When the First National Bank declined to entertain favorably the proposition of Mr. Tilden, a meeting of the clearing house was called for Monday morning, January 2, 1922, for the purpose of considering the best means of liquidating the Fort Dearborn National Bank through one of the clearing house banks and thereby averting what threatened to become a most disastrous failure, not only of the national bank but also of the Fort Dearborn Trust and Savings Bank, its affiliated institution. At this conference it was finally agreed that the Continental and Commercial National Bank should take over the assets of the Fort Dearborn National, and that the Continental and Commercial Trust and Savings Bank should take over the assets of the Fort Dearborn Trust and Savings Bank, and that each should assume the liabilities of the bank taken over.
The agreement also provided that in order to induce the Continental and Commercial National Bank to enter into the agreement to take over the business of the Fort Dearborn National Bank, the clearing-house banks would, on January 3, 1922, make deposits in the Fort Dearborn National Bank aggregating $1,000,0000, and would accept from the Fort Dearborn National Bank for such deposits, deferred certificates of deposit, payable January 3, 1924, bearing interest at the rate of five per cent, per annum, from date. This one million dollars was to constitute and be a part of the assets taken over by the Continental and Commercial National Bank, and no part of the one million dollars thus contributed was to be repaid to the contributing banks until all liabilities of the Fort Dearborn National Bank assumed by the Continental National Bank, together with interest on said liabilities assumed, at the rate of five per cent, per annum, had been repaid to the Continental National Bank and liquidated in full.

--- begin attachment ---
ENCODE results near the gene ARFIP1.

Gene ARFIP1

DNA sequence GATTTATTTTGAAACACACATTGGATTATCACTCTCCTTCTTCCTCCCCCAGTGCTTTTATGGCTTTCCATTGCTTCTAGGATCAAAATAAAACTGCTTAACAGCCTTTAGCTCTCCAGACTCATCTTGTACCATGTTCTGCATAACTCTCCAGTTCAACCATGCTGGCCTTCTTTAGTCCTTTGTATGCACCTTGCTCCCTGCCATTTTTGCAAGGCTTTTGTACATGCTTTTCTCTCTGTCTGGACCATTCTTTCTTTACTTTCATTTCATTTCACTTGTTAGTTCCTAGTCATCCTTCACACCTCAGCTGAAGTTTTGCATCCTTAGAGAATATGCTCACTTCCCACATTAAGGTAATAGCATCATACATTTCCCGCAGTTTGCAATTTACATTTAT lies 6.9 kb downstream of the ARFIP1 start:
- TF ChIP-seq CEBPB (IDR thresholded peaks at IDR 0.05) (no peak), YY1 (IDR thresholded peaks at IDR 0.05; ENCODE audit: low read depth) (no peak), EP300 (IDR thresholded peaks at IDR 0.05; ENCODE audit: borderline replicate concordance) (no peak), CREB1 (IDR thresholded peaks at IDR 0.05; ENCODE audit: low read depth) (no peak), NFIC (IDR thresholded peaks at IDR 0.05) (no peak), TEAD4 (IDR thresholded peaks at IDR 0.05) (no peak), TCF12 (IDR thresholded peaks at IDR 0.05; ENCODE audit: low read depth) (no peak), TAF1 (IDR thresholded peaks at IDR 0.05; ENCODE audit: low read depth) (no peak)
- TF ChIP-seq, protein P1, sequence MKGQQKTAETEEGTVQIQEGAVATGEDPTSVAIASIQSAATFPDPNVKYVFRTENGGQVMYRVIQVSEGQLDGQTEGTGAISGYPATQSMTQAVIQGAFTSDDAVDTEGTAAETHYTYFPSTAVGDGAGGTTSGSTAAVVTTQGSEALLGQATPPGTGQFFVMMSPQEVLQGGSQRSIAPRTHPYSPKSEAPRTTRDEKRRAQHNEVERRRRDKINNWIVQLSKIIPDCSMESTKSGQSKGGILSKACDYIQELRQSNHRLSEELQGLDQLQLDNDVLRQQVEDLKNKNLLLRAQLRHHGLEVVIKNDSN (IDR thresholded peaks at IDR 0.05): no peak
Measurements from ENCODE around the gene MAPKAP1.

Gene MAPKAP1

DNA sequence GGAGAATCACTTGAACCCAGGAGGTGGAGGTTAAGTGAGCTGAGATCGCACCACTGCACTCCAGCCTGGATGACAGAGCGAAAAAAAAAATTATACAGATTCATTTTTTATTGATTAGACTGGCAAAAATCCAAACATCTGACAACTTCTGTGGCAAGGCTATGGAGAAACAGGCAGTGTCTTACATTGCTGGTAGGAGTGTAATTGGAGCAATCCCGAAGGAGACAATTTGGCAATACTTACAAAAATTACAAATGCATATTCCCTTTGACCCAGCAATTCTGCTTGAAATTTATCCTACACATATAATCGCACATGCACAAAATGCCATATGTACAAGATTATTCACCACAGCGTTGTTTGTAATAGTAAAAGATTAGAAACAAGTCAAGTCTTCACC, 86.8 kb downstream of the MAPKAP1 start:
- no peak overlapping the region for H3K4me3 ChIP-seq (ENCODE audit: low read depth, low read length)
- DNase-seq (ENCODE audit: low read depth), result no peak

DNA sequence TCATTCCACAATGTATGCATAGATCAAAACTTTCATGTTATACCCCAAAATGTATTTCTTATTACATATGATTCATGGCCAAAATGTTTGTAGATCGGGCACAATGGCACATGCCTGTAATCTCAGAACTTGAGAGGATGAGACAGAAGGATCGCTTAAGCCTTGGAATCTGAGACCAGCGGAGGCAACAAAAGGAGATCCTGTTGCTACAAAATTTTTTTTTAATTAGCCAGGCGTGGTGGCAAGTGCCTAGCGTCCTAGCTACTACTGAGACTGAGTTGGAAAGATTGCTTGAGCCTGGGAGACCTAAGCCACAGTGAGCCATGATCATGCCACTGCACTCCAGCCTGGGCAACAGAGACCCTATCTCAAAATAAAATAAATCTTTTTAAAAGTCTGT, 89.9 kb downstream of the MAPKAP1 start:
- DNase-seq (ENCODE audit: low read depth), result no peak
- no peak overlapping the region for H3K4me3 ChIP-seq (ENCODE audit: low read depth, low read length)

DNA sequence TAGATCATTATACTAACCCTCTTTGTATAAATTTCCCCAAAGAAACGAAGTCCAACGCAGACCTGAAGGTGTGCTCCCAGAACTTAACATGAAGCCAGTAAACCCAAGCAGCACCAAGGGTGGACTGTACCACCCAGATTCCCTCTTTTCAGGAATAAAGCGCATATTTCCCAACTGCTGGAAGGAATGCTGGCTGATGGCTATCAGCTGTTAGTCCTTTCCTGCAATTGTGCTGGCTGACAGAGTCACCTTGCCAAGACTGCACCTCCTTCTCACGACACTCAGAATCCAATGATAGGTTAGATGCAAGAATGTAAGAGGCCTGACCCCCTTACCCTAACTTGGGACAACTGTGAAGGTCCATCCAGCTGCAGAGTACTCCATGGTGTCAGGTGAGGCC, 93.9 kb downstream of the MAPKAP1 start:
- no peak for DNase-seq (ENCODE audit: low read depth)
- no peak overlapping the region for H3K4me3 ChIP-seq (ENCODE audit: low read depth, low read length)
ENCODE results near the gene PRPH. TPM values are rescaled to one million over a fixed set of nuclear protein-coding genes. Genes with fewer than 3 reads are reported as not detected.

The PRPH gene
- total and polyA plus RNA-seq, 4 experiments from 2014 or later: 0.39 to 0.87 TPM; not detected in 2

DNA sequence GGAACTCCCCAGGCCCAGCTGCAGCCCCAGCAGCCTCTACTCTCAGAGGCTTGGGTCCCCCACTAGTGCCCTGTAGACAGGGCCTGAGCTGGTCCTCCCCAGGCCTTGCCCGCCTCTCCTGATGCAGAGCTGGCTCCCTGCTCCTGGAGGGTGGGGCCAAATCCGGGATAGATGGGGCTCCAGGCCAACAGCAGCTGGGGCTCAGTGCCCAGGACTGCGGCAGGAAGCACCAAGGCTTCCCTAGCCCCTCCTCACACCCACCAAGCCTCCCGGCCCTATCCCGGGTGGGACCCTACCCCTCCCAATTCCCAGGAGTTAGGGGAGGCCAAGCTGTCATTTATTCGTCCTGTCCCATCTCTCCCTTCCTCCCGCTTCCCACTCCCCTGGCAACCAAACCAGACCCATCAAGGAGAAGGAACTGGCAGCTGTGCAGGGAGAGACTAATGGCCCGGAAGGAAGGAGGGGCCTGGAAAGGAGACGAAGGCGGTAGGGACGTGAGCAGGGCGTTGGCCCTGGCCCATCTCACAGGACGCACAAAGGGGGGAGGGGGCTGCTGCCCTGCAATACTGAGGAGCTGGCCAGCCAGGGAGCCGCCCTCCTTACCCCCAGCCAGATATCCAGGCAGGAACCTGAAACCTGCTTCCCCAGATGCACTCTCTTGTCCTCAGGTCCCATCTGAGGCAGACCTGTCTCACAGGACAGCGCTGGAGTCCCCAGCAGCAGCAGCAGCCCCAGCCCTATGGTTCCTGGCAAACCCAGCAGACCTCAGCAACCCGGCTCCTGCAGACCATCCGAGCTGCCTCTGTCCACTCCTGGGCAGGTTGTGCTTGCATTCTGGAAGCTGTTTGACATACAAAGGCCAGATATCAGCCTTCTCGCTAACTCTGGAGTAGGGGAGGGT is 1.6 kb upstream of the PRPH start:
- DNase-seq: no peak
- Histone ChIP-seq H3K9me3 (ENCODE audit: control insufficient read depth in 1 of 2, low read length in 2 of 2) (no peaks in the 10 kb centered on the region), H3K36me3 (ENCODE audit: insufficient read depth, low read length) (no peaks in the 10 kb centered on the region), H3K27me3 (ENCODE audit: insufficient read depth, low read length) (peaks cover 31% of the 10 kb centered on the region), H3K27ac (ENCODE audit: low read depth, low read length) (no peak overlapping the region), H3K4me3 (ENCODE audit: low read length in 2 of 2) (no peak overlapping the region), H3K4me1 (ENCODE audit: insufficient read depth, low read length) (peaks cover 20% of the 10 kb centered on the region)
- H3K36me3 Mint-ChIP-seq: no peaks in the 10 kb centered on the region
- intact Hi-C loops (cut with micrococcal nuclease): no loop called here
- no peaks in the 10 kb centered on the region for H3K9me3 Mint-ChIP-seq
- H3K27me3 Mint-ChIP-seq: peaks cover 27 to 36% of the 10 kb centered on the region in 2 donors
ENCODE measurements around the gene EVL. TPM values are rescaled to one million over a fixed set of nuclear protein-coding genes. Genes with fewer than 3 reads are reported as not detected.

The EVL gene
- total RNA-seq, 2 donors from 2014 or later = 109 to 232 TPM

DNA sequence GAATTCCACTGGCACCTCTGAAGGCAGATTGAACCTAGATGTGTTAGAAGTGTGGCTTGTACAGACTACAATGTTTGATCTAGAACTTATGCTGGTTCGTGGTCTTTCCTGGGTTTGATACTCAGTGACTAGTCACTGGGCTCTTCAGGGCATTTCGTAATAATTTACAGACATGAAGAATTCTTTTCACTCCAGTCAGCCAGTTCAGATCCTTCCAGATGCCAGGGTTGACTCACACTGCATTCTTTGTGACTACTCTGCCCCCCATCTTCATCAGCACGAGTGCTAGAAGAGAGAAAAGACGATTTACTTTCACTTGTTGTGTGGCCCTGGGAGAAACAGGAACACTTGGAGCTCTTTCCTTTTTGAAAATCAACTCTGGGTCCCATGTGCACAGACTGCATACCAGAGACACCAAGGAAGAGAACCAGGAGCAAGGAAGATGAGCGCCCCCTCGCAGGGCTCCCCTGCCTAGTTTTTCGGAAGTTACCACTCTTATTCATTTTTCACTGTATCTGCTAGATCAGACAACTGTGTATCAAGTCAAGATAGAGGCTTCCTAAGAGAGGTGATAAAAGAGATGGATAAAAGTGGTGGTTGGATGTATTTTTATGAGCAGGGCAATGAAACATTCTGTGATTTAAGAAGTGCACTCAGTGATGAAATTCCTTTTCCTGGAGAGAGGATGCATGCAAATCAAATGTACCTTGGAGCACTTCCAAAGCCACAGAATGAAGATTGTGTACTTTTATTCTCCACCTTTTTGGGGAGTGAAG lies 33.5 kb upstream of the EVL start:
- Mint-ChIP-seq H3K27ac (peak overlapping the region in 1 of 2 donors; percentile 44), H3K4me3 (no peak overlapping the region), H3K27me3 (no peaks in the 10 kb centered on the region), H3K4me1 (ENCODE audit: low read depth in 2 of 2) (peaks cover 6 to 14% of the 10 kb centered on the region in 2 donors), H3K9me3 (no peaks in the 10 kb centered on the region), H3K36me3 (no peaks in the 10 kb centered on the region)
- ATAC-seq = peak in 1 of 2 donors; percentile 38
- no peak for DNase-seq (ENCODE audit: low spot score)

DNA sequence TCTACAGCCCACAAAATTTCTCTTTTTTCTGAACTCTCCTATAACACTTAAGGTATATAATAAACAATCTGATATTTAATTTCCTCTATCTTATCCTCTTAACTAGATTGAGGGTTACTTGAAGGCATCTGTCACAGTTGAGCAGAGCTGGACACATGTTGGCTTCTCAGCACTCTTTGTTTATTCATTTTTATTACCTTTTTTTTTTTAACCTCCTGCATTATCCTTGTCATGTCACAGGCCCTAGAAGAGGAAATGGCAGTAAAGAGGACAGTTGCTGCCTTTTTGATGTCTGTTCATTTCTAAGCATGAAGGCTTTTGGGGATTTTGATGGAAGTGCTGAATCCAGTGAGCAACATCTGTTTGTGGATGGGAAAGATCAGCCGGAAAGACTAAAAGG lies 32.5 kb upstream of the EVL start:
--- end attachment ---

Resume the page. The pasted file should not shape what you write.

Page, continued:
It is understood that a similar agreement was entered into between the Fort Dearborn Trust and Savings Bank and the Continental and Commercial Trust and Savings Bank.
The real elements of danger in and the primary cause of the enforced merger of these institutions were their domination by the Tilden interests and the too free use of the funds of the bank by such interests for their self-serving purposes. The banks were managed largely, if not altogether, by directors who were either active officers, or were heavily and continuously indebted to the institutions and connected with the borrowing concerns, thereby making it necessary for the banks to borrow large sums of money to enable them to carry these lines of credit.
At the time of the examination of the Fort Dearborn National Bank in November, 1921, by the national bank examiner, the liabilities of the bank to the Federal Reserve Bank for rediscounts were reported to be over $12,876,000, paper classed as slow amounted to over $5,000,000, doubtful paper to over $6,800,000 and undesirable assets to over $8,700,000.
At the time of the examination by the clearing house examiner the early part of the same month, he required the bank to charge off as a loss over $800,000.
The total deposits of the two national banks and the two trust companies after the merger aggregated over $400,000,000 and their total resources over $525,000,000.
The merger of these two national banks, therefore, made the Continental and Commercial National Bank the second largest national bank in the United States.